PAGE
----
In honoring all that food represents, my primary career goal has always been to feed people. Lured by the buzz and bustle of restaurant work, my first job in the industry was at 15, waiting tables at a gourmet wine shop and café. I loved the pace, but I found I was drawn to the kitchen—I wanted to cook, though, I found it difficult to convince managers and restauranteurs that hiring me for kitchen work was a good idea. Undeterred on my path to becoming a chef, I applied and was accepted to Johnson & Wales University (JWU). There, I completed undergraduate degrees in culinary arts and culinary arts nutrition. After graduation, I became a registered dietitian and continued working in restaurants and teaching cooking classes before transitioning to solely nutrition-focused work.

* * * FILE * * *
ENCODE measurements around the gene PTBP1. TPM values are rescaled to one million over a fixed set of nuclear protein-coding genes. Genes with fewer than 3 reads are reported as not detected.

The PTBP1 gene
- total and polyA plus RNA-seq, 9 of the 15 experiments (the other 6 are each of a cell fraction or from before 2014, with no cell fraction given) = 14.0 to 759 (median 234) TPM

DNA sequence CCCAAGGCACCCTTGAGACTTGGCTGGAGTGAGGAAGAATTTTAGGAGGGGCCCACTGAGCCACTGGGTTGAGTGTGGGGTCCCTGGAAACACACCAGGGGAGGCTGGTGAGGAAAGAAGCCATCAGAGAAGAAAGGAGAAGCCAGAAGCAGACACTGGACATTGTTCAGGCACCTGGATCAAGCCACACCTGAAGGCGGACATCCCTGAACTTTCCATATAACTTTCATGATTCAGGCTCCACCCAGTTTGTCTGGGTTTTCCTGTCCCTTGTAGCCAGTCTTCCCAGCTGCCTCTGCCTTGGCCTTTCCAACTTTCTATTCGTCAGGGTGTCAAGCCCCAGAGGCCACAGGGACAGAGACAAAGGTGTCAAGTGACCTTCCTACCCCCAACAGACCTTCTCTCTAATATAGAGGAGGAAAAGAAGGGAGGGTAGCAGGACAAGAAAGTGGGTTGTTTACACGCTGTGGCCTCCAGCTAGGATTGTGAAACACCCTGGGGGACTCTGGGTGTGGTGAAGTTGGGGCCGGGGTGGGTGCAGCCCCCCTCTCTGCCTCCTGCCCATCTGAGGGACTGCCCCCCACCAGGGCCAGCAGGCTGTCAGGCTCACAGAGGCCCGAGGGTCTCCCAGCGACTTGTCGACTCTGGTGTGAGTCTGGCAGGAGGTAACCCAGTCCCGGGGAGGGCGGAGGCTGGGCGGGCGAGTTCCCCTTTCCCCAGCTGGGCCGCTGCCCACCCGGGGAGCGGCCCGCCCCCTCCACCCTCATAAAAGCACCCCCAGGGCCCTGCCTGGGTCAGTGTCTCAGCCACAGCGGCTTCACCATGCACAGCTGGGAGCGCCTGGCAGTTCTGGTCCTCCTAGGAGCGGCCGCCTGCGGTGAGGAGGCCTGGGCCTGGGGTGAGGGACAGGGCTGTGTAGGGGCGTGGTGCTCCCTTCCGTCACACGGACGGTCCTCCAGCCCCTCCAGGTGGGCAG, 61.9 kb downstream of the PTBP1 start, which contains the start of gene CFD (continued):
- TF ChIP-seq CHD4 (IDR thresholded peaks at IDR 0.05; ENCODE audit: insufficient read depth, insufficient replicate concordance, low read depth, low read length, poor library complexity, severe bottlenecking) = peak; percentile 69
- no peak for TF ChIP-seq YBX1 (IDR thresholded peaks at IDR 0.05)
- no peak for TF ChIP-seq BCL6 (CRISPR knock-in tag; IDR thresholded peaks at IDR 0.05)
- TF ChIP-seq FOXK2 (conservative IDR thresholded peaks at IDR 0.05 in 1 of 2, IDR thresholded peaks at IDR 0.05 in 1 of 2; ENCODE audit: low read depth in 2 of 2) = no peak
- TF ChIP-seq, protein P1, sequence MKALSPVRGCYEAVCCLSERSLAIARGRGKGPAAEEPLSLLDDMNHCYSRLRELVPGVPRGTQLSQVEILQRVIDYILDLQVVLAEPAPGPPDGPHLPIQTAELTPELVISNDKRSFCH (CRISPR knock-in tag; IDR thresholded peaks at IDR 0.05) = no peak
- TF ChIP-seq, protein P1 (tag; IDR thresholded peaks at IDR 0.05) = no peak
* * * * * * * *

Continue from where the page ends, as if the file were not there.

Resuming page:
Inspired by the Amma Canteens of Tamil Nadu, the global reach of the World Food Programme, and the chef-driven World Central Kitchen, plus my 15 years of working in restaurants, hospitals, clinics, and academia, I decided to return to school to pursue a doctorate in public health (DrPH) to support projects focused on ending hunger in the U.S. and abroad. Once accepted to the DrPH program at the Harvard T.H. Chan School of Public Health, I immediately began exploring funding options. I scoured the internet, but I found few awards to support doctoral degrees. As an alumna of JWU, I searched their website and found the James Beard Foundation Scholarship information. I knew about the foundation’s awards, industry impact, and events, but learning about the foundation's values and scholarships was new. Knowing that my background and aspirations were different from prior award candidates, I applied for the National Scholars award with my fingers crossed.